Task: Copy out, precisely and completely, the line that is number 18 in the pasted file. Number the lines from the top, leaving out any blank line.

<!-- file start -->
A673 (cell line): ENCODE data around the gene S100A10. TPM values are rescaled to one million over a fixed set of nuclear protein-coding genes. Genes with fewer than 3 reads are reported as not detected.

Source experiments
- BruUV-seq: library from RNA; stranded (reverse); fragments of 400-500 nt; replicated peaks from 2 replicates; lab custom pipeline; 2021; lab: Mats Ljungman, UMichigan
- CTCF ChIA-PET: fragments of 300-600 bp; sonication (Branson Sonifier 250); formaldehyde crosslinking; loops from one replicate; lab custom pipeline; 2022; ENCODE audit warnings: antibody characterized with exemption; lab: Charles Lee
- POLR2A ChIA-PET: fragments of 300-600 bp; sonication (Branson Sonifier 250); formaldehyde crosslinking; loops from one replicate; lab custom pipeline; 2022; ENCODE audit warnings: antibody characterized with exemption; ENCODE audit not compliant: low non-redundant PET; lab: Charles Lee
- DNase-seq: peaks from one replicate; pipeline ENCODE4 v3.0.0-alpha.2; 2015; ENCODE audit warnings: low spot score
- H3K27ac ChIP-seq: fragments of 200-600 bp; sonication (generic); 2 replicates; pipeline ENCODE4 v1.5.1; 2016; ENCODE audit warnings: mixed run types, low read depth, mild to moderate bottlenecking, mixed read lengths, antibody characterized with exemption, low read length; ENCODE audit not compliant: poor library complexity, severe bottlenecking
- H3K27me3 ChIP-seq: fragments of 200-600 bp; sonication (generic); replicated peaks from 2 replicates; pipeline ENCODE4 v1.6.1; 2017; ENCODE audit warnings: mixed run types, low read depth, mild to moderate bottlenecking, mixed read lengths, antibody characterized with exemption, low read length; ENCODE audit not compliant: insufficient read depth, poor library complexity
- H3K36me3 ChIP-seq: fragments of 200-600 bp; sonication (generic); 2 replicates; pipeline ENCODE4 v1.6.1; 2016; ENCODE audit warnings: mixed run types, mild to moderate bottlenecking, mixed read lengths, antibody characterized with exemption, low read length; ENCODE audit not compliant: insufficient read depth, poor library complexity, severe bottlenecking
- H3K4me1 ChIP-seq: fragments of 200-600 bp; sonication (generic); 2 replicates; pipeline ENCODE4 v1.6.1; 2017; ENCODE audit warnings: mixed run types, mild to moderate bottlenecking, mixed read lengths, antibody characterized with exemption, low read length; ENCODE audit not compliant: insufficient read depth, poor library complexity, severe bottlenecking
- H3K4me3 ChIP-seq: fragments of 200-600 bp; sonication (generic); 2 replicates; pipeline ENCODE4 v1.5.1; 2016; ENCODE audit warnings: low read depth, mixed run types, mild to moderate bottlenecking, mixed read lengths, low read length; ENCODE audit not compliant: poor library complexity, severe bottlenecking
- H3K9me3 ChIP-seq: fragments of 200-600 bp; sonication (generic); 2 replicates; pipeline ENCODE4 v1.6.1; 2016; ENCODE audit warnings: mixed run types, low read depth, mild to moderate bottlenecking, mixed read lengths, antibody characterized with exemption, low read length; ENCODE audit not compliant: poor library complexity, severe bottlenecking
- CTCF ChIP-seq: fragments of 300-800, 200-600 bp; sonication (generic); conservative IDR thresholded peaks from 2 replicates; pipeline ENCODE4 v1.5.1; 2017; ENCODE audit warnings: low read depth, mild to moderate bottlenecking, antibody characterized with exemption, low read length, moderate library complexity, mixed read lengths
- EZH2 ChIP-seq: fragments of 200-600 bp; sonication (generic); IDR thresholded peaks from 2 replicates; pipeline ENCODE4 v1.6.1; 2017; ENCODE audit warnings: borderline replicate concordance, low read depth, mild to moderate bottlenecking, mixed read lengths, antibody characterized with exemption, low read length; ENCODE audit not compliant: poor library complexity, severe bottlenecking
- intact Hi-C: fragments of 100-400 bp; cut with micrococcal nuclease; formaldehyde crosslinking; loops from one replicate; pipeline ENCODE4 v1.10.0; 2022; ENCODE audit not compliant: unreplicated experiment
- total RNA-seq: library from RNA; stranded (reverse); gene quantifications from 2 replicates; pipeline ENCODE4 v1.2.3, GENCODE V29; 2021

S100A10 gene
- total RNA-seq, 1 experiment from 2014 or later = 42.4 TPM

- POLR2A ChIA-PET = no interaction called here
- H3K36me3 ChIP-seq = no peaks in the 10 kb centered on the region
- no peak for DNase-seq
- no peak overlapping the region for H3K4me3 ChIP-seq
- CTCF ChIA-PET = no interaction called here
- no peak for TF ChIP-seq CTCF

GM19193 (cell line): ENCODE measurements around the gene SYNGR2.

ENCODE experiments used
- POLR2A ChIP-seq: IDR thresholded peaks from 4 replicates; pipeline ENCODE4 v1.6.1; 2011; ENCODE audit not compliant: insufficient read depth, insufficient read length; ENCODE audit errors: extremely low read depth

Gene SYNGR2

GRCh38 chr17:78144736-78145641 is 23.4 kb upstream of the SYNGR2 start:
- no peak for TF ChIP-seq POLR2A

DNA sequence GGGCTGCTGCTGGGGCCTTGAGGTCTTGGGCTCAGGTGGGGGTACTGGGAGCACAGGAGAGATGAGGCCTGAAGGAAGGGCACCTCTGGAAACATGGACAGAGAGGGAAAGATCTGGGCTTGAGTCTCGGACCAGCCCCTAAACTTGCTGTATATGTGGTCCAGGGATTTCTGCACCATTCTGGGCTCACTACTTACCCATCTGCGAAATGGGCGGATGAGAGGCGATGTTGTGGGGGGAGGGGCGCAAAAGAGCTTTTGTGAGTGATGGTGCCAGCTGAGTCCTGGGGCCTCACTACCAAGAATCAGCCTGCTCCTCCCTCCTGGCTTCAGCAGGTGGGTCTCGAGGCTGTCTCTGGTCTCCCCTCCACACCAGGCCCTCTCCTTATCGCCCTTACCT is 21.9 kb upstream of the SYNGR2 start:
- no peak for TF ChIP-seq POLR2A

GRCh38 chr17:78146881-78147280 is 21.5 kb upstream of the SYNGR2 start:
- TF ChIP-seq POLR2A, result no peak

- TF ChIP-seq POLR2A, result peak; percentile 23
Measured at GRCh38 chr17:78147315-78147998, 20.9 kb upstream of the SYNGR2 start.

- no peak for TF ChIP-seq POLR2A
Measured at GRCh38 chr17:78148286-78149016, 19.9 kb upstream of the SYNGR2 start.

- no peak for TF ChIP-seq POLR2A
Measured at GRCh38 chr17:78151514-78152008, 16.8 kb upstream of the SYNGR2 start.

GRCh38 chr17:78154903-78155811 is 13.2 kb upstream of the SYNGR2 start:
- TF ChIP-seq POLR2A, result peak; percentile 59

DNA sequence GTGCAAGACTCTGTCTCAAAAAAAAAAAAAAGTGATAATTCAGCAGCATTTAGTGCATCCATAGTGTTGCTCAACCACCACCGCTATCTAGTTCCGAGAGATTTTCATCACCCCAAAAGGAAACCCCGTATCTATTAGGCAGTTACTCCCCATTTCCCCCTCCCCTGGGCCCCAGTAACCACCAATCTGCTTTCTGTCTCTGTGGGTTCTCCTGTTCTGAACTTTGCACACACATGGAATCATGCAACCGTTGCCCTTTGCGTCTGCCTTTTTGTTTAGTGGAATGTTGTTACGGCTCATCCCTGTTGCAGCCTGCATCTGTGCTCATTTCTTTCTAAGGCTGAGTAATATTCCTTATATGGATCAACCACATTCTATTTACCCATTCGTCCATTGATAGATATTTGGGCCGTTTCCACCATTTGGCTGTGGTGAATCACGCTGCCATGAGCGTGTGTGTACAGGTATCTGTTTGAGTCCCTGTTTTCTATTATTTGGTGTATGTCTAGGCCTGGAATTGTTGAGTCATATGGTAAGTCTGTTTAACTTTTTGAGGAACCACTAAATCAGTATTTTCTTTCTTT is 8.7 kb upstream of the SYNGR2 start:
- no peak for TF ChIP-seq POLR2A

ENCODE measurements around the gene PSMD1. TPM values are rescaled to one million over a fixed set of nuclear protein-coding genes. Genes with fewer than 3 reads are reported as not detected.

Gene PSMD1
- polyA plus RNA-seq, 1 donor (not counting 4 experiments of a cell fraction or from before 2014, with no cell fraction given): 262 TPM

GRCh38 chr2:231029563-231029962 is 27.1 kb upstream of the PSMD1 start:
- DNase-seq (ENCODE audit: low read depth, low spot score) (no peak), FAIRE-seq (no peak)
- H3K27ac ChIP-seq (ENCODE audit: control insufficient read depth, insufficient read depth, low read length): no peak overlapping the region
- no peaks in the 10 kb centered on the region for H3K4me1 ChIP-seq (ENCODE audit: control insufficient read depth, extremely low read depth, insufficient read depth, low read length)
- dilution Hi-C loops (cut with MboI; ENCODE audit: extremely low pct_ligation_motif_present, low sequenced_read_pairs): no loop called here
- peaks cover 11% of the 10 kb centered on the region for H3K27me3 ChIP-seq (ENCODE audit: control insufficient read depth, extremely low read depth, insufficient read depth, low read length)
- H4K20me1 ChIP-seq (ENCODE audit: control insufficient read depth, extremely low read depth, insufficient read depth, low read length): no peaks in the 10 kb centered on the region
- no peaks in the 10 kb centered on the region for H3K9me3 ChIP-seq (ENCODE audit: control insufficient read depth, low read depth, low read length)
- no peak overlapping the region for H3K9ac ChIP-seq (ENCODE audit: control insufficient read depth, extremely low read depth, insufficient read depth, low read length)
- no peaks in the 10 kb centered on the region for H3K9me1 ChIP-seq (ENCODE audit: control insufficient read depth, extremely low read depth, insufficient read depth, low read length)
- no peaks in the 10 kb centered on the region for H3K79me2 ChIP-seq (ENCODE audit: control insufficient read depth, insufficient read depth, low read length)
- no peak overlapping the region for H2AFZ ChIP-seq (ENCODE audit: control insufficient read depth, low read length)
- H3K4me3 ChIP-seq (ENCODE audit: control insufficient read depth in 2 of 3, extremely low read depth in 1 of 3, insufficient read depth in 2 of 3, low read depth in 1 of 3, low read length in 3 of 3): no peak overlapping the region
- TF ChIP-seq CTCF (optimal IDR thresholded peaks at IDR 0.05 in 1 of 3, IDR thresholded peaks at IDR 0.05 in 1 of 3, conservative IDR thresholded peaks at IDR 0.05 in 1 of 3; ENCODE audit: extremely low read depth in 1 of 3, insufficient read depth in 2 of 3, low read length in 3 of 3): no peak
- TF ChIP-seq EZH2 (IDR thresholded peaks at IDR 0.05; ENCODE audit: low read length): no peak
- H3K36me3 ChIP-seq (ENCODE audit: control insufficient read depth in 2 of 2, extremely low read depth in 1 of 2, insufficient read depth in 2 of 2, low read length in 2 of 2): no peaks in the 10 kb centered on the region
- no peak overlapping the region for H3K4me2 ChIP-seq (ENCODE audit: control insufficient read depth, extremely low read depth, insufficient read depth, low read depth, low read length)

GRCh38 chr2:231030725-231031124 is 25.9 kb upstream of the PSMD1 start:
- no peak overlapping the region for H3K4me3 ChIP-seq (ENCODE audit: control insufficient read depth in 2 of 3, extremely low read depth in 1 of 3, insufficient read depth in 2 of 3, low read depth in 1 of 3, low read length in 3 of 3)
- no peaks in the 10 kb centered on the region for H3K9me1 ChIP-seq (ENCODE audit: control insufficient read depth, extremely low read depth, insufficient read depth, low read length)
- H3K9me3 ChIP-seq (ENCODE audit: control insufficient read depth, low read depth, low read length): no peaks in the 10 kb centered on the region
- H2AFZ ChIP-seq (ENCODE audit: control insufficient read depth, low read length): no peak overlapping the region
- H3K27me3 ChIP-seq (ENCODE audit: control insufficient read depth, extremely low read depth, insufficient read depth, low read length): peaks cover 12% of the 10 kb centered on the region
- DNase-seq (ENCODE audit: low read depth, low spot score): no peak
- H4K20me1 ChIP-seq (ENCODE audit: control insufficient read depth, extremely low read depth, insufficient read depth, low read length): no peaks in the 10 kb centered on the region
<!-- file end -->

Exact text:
- total RNA-seq, 1 experiment from 2014 or later = 42.4 TPM